Cushing's disease, also called ACTH-producing pituitary tumor, is a tumor of the pituitary gland. The tumor secretes adrenocorticotrophin hormone (ACTH). This causes the body to produce too much of a hormone called cortisol.
Cortisol helps us fight off injury and illness. It also regulates blood sugar and blood pressure. However, too much cortisol can slow your child’s growth. It can also cause mood changes, interrupt puberty, and cause many other symptoms.
The main sign of Cushing’s disease is that a child stops growing vertically but continues to gain weight. Cushing’s disease is extremely rare.
Cushing’s Disease Symptoms
- Weight gain, particularly in the torso and neck
- Muscle loss
- Irregular menstrual periods
- Unusually early or late onset of puberty
- Excessive facial hair in girls
- Thin skin, easy bruising and red stretch marks, usually on the abdomen
- High blood pressure
- Sleep disturbances and fatigue
- Type 2 diabetes
- Weak bones
- Extra calcium in the blood
- Kidney stones
Diagnosing Cushing’s Disease
At UVA Health Children's, we offer you and your child a multidisciplinary approach involving endocrinologists and neurosurgeons to ensure the correct diagnosis. Cushing’s disease is a difficult disease to confirm and requires two stages of diagnosis.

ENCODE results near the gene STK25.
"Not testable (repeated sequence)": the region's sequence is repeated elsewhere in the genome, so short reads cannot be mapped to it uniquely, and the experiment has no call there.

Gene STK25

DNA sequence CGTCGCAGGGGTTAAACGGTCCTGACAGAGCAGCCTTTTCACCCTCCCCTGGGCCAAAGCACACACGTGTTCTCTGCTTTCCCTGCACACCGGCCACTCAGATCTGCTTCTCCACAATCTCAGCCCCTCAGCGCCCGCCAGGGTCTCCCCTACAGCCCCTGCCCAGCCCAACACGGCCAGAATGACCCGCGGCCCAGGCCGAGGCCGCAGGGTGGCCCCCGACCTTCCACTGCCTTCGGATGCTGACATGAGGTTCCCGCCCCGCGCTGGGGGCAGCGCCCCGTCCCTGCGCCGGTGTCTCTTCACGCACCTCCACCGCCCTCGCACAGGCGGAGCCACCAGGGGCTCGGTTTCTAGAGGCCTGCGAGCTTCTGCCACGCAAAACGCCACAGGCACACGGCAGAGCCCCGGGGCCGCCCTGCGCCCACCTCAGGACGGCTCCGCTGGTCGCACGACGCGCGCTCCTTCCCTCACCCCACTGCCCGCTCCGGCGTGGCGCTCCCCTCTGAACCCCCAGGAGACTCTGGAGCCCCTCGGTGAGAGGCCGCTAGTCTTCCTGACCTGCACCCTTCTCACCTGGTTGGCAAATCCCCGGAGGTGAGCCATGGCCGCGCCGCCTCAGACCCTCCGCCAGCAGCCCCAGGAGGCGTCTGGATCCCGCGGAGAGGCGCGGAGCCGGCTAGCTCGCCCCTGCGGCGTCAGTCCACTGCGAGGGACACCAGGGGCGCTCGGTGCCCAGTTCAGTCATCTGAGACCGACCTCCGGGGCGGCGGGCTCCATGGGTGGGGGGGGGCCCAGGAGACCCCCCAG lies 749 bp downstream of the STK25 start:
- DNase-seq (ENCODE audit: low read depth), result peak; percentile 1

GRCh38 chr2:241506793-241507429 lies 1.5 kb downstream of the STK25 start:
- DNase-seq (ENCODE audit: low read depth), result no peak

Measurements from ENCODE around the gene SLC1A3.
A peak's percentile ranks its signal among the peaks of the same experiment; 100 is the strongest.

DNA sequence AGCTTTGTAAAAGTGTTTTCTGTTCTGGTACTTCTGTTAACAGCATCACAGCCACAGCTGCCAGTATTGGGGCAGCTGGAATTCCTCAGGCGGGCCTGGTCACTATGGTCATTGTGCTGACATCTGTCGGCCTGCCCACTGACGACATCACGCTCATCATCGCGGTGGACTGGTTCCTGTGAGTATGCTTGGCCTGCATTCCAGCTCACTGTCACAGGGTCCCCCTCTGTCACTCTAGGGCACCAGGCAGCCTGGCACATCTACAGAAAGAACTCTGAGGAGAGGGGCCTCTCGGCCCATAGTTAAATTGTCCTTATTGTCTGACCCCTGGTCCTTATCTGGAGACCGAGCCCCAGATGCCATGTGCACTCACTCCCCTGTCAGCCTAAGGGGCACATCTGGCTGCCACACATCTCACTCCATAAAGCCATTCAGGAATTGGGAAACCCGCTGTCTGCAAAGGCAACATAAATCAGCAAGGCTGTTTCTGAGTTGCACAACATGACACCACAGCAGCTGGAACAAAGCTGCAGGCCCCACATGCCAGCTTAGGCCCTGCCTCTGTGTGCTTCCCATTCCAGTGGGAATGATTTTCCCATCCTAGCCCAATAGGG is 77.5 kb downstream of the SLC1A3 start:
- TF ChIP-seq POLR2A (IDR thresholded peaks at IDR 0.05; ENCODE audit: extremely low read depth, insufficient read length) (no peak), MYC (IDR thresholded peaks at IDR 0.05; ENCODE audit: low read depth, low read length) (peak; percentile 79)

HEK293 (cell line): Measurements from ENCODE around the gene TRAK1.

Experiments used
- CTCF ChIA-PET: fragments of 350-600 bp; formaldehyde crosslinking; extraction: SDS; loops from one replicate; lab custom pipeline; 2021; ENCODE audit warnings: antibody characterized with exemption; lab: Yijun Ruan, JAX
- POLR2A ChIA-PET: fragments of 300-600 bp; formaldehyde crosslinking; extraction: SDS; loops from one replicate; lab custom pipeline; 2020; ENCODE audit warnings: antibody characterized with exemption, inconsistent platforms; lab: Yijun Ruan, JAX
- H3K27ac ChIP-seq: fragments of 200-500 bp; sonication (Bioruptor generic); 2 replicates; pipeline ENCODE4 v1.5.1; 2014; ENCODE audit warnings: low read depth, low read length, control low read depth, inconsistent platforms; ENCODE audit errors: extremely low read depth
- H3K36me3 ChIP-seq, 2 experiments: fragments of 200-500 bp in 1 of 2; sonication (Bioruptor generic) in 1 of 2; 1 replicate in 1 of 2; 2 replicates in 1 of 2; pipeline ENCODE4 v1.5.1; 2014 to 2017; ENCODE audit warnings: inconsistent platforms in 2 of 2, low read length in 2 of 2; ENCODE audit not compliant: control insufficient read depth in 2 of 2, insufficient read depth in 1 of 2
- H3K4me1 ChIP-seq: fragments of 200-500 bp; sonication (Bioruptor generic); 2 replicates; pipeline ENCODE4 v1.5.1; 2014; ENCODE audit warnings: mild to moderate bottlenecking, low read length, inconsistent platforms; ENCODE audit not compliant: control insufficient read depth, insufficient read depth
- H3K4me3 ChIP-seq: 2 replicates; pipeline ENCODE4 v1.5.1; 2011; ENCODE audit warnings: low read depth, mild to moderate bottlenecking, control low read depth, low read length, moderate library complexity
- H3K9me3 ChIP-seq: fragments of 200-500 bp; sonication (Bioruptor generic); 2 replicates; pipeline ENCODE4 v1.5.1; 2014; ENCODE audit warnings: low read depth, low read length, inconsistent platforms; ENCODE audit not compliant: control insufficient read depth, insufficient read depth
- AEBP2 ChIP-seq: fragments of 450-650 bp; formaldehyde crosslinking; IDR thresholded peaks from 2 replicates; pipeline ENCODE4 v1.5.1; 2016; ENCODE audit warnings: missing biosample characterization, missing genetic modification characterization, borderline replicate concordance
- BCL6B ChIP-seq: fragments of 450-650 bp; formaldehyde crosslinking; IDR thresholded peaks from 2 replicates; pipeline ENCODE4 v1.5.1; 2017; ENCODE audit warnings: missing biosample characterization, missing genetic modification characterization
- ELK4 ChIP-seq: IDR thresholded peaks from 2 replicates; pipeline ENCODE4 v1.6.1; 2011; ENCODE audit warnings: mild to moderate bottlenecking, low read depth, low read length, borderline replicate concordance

Stage 1: Screening for Excess Cortisol Production
Three screening tests can detect abnormal cortisol production by measuring:
- Elevation in 24-hour urine free cortisol collection
- Lack of suppression of cortisol at night
- Lack of suppression of cortisol overnight
Stage 2: Tests to Confirm
- Measurement of serum ACTH levels
- CRH (corticotropin-releasing hormone) stimulation test
- Inferior petrosal sinus sampling (this requires hospitalization)
- CT or MRI scans
Treating Cushing's Disease at UVA Health Children's
Removing the Tumor
If your child has Cushing’s disease, surgery to remove the tumor is the best treatment option.
Controlling Cortisol Overproduction
Medication can control adrenal gland cortisol overproduction, but it doesn’t address the source of the problem, the pituitary tumor. We will carefully monitor your child to establish the optimal dose and to determine if it's effective.
If surgery doesn’t work, we can use radiation to return cortisol production to normal and control tumor growth.
A single precisely targeted dose of radiation can also shrink the tumor. Find out more about this radiosurgery procedure.